What Feet Know (with recording)

feet

 

What Feet Know

The earth and its subterfuge.
Gravity and the points between here and there.

And sometimes the rasp of grainy mud
clenched between toes,
or a rock under the arch,
an explanation too pointed
for display on a page,
too hard, too much for flesh to bear.

No constellations foment underground.
Nothing there orbits a companion.

No light but for that darkness the heel scrapes away.

 

“What Feet Know” was featured on Postcard Poems and Prose Magazine in December 2016, and is included in my  chapbook, From Every Moment a Second, available Available at Amazon.Com and Here.

 

Recording of Self-Portrait with Knife

file2771300036063

 

Self-Portrait with Knife

Lacking benefit of prayer or belief,
it slips through flesh,

praising its temerity. Or,
parting the onion’s core, reclaims
the right to weep.

How many nights have we shared
these pleasures? I smooth the blade

with steel, listening to the fine hum.

 

 

“Self-Portrait with Knife” is included in my micro-chapbook Only This, available for free download from Origami Poems Project.

 

Recording of “Shadow Charm”

Shadow Charm

When you place your mouth
to my ear

how does the ocean know
which wave

to relinquish?
In your darkness I find teeth.

Blessings of the meek-throated.

A ribbed tunnel. Codicil.

Your tongue scrawls: too late,
the unsaid     nerve-sparked and

dilated     too late

And my skin replies: with
lightning     all strikes

count     to each its charge

“Shadow Charm” was published in August 2017 in The Icarus Anthology.

Recording of “Balance”

star lights


Balance

Navigating
by stars,

one ball
buried,

another
gathering,

the dung
beetle

straight-lines,
maintains

position,
forever

looking forward
and up.

 

image

“Balance” first appeared here in February 2016, and is included in my just released micro-chapbook Only This, available for free download from Origami Poems Project.

“Nightdreams” Kevin MacLeod (incompetech.com)
Licensed under Creative Commons: By Attribution 3.0 License
http://creativecommons.org/licenses/by/3.0/

 

What the Body Gives, Gravity Takes (Cento)

balance

 

What the Body Gives, Gravity Takes (Cento) 

As if what we wanted
were not the thing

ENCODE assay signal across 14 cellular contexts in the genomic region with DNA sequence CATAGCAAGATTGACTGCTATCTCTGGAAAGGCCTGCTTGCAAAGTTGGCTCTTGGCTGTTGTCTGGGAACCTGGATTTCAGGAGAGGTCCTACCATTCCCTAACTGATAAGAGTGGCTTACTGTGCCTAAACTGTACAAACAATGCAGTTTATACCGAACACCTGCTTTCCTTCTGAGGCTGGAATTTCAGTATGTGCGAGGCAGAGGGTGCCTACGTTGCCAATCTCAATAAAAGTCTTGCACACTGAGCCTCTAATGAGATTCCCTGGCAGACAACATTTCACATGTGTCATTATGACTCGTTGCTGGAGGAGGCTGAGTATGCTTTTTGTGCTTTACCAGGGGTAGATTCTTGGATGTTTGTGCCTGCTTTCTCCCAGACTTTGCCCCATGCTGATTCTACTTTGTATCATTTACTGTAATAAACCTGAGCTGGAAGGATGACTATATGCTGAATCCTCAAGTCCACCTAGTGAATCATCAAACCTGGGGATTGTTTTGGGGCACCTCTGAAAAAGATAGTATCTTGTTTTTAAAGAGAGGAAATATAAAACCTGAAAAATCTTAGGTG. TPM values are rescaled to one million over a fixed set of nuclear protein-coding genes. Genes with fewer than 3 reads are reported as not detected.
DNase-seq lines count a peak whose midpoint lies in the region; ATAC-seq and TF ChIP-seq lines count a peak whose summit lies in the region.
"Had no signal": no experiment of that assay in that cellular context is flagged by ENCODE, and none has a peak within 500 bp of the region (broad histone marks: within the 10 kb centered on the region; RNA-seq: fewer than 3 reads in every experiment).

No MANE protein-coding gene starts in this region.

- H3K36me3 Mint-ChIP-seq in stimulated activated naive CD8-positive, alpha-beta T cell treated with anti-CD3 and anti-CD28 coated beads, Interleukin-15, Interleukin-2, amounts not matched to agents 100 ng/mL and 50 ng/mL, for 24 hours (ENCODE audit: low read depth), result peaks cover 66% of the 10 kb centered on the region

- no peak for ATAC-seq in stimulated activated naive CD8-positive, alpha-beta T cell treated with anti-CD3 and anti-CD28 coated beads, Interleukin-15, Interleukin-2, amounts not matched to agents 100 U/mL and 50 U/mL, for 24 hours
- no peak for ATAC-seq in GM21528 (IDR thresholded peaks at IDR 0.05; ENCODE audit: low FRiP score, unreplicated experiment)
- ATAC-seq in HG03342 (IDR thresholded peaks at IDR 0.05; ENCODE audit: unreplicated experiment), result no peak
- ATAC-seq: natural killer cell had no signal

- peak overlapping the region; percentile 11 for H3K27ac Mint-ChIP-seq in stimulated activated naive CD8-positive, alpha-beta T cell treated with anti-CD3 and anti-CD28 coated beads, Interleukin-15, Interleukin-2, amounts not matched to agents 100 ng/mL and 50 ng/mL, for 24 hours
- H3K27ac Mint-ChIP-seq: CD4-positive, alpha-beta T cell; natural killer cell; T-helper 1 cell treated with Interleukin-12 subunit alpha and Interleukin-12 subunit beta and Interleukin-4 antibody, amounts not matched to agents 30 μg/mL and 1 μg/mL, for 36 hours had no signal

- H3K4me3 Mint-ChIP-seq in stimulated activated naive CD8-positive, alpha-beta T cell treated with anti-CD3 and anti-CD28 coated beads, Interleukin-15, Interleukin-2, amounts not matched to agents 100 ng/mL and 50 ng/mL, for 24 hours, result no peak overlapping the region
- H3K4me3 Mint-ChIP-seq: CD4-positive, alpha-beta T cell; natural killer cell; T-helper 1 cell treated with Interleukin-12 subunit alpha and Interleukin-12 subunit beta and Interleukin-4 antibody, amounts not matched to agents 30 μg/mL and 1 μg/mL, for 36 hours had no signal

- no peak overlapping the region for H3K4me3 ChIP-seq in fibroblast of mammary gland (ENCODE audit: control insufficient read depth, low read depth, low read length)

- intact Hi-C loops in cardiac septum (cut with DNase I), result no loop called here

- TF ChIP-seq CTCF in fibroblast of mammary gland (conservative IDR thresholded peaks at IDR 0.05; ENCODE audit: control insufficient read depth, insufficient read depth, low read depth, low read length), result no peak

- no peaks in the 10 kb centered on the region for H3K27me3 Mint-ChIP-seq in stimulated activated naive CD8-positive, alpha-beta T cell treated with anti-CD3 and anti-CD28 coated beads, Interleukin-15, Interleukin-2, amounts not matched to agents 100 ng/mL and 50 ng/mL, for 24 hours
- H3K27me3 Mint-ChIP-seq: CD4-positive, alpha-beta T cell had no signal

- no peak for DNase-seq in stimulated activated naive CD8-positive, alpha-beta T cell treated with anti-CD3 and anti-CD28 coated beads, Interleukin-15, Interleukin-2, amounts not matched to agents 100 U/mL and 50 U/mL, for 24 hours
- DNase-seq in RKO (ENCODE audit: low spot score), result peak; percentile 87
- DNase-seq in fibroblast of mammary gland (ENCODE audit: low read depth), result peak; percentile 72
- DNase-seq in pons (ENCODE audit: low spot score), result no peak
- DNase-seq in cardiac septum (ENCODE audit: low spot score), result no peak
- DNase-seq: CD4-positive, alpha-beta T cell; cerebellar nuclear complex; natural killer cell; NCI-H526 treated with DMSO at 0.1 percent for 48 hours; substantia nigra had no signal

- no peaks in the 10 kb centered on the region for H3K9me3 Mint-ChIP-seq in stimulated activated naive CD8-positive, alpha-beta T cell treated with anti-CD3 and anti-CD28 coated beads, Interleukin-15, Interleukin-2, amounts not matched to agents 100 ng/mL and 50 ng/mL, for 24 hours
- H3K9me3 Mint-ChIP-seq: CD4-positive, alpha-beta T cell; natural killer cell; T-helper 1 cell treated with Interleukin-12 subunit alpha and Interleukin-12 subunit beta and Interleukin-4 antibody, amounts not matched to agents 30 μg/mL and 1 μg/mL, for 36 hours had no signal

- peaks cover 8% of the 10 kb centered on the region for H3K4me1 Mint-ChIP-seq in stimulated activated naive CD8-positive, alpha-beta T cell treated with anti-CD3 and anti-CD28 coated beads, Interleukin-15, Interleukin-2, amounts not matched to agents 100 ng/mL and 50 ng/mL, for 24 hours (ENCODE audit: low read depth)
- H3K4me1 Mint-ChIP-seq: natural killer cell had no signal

that falls,

as what was given
to answer ourselves with – air

moving, a stone
on a stone,
something balanced momentarily.

Or wheels turning,
spinning, spinning.

The waters would suffer
at being waves,
but nothing of their dream
takes place,

nothing that is complete
breathes. But the world
is peopled with objects.

You grow smaller,
smaller, and always
heavier.

You can think of nothing else.

 

Credits:

Jane Hirshfield, Gustaf Sobin, George Oppen, Joy Harjo, Alberto de Lacerda, Jacques Dupin, Francis Ponge, Denise Levertov, Jacques Roubaud.

* * *

“What the Body Gives, Gravity Takes” appeared in Issue Four of Long Exposure, in October 2016.
wheels

Recording of “I Have Answers”

 

I Have Answers

But the questions remain.

A little pepper, some salt,
butter. Our rosemary needs pruning
and the music’s too loud

to hear. The lizard basks in sunlight
eight minutes old, but I forget to ask

what else we need. Or want. Just this,
she says. Red, like your favorite sky,

 the in-between, the misplaced one.

 

“I Have Answers” is included in From Every Moment a Second. Available at Amazon.Com and Here

Helsinki (with recording)

Helsinki

Helsinki

An editor said never start a poem at a window,
so instead I’m looking at the door,

which is made of glass. We are to avoid rain,
too, but it streaks the pane in such delicious

patterns that I can’t help but pretend to be someone else
in a foreign city, perhaps Helsinki, sipping black coffee

with a mysterious woman younger than my daughter
(who also does not exist), whose interests

in me are purely literary, although she straightens
my collar with lingering, scented fingers. Garden

memories and birds must never populate our lines,
but corpses are fine, as are tube tops and bananas

and any combination thereof. I finish my coffee
and wander alone through cobblestone streets,

stepping over clichés when possible, kicking them
aside when my hip joint argues, or simply accepting

their useful limitations when nothing else works.
Unknown and lacking credentials, I shrug, go on

past the closed doors behind which unseen bodies
perform the most bizarre and sensual solo dances,

or not, and shadows cook sausages over fire
and the grease spattering onto the tiled counters

issues a fragrance that awakens neighborhood dogs
and maybe a dozing stall-keeper at the market

where cloudberries are sometimes found.
I know little of Finland, and less of myself,

and then there’s poetry, which remains a blank
frame, a frosted pane I’ll never truly unlatch.

* * *

My poem “Helsinki” was first published at Panoply. It was inspired in part by a Facebook thread on which editors commented on what caused them to instantly reject poems. One said beginning a poem at a window was cause for rejection. Hence the first line.